Majestic mix

Mid-city eatery offers worldly melange of cuisine.

Majestic Café’s menu takes its inspiration from all over the map — or at least the names of its dishes do. Among many influences, I spotted Ireland, the Middle East, Mexico, Thailand, France, Italy, Jamaica, Vietnam, New York (Jewish deli), Louisiana, Hawaii (OK, it’s a pineapple sandwich), Michigan, China, and the U.S. South and Southwest, plus vegetarian choices, steak and a host of mongrels.

You don’t expect eclecticism to produce a faithful interpretation of many or any of the cuisines, but chef Joe Zainea isn’t trying to convince you he’s straight out of Ho Chi Minh City via New Orleans with roots in Bologna. He’s just trying to give you something you’ll like.

As his dad, Majestic founder Papa Joe, puts it: “Joe’s really picked up a talent for knowing what people in the area want.” Thus we find a lot of portobellos; while botana and jerk chicken coexist with hummus, chicken wings, antipasto, baked Brie, and tofu tod — and that’s just the appetizers.

The menu is too long to do justice to, with 16 starters, 9 salads, 17 sandwiches and 24 entrées. The bottom line is that if you order a dish whose ingredients you normally like, you’re likely to be pleased.

A fabulous appetizer is the pan-roasted scallops with asparagus puree and morels. The two big crusty scallops are rich unto death; morels are, as always, earthy and pungent; and the asparagus has been turned into a guacamole-like thick green cream. I recommend eating the three components separately.

And yam fries are a Majestic mainstay, deservedly. They’re pencil thin, sweet and luscious, droopy rather than crisp. The warm honey dip is a gilding of the lily — but if you’re the type who likes marshmallows on your sweet potatoes, go for it.

Chef Zainea likes to have a lot going on in his dishes, as in chicken carbonara with shallots, garlic, capers and prosciutto in a white wine pepper cream sauce over basil fettucini. I ordered this because I love the classic carbonara with bacon, egg and cream, and though Zainea’s version had little in common with the traditional, it worked — mostly creaminess, with just enough bite of pepper and tang of prosciutto.

Ravioli is a recurring theme. There’s a “Mexican fried ravioli” appetizer, and I found a giant sun-dried-tomato-stuffed ravioli in my tomato-basil soup. I could have passed on the soup, but the ravioli was outstanding.

Zainea cross-fertilizes Italian and vegetarian in his pesto-seared tofu served over portobello ravioli — the melt-in-the-mouth part of the dish. The artichoke and sun-dried tomato sauce with capers et al. is a bit too complex, and the four squares of tofu just sit there offering protein. Still, this dish is a winner if you don’t mind sorting out the tofu.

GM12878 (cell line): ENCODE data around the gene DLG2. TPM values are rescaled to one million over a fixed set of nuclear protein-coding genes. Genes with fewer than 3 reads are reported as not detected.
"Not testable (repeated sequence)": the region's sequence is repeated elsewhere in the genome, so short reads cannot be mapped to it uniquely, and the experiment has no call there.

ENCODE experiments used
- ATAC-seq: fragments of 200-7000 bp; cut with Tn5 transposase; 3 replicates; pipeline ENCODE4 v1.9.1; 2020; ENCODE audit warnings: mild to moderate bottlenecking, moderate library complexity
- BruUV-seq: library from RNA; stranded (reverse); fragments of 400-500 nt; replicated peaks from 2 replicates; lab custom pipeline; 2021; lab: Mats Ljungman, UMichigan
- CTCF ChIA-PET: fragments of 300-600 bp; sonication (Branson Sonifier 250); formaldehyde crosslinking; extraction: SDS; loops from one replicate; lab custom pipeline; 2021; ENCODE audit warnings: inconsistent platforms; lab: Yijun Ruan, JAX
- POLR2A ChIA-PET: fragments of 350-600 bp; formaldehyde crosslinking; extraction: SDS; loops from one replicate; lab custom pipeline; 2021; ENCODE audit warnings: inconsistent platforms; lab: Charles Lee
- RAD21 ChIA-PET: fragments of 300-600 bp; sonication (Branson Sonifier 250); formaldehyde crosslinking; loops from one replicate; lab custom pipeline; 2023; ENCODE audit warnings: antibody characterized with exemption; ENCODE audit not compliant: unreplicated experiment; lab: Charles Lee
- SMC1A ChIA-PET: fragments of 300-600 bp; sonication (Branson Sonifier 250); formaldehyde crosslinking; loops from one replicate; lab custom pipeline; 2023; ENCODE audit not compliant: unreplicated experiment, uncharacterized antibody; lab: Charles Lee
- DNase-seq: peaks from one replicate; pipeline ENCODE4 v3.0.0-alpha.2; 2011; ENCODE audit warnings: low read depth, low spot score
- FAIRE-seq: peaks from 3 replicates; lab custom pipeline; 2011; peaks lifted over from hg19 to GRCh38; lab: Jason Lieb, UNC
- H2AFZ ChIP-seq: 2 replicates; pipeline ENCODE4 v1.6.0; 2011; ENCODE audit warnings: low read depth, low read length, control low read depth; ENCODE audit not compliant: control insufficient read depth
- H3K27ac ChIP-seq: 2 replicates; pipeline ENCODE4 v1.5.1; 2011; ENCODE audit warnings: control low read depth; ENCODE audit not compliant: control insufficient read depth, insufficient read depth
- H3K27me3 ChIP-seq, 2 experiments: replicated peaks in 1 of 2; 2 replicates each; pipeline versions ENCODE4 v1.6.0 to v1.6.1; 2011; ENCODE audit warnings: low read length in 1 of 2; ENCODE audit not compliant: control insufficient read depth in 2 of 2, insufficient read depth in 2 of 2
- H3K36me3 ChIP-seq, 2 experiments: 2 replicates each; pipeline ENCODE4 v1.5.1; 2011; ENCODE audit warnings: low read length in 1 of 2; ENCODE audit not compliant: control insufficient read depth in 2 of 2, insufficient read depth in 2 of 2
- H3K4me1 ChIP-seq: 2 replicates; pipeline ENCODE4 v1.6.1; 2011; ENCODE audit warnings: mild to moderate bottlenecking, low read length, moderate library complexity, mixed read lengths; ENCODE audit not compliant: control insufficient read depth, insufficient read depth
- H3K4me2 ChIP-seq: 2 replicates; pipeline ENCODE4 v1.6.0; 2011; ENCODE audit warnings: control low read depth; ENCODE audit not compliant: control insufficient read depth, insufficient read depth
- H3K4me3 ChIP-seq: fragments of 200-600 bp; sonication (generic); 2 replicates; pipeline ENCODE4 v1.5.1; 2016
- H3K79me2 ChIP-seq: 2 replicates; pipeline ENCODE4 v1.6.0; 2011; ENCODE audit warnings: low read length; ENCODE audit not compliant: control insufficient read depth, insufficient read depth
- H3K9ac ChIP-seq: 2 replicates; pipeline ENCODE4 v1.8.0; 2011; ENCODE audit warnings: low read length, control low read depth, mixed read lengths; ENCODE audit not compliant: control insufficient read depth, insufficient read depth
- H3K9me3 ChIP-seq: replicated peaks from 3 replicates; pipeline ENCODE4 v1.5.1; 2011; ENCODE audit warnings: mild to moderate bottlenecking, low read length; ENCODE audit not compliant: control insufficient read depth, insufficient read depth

Chef Joe’s grandfather comes from Syria, and the Majestic’s predecessor, under Papa Joe, was a Middle Eastern restaurant. So I was surprised to find a couple of the Middle Eastern dishes lacking. The falafel is under-spiced and the hummus tastes like nothing more than mashed chickpeas in need of garlic.

The one dish I sampled that fell down hard was Tofu Todd. Perhaps its all-American spelling is a clue (ought to be “tod”) — plus the fact that the tofu is marinated in cranberry sauce. The eight tofu wedges are crisped and fried just right, but their hot-and-sweet sauce is more like American barbecue — and I’m sorry, but Texas and tofu don’t jibe.

Entrées are large, and there’s a shared plate charge of $2.

The Café is only one aspect of the Majestic entertainment complex (, which offers music, bowling, pool and a pizzeria, with a bar for each and an overlapping clientele. Papa Joe says everyone from the “silver-hairs” to downtown construction workers to artsy DIA workers to Karmanos researchers to “the droopy-drawer crowd” pass through the complex in the course of a day and a night.

On first Sundays the Majestic offers brunch with a long menu and live music. Anytime, it offers shuttle service to downtown theaters and stadiums. Wherever you’re headed to or from, the Majestic is a good place to eat.

Jane Slaughter dines for Metro Times. E-mail [email protected].

About The Author

Jane Slaughter

Jane Slaughter is a former editor of Labor Notes and co-author of Secrets of a Successful Organizer. Her writing has also appeared in The Nation, The Progressive, Monthly Review, and In These Times.
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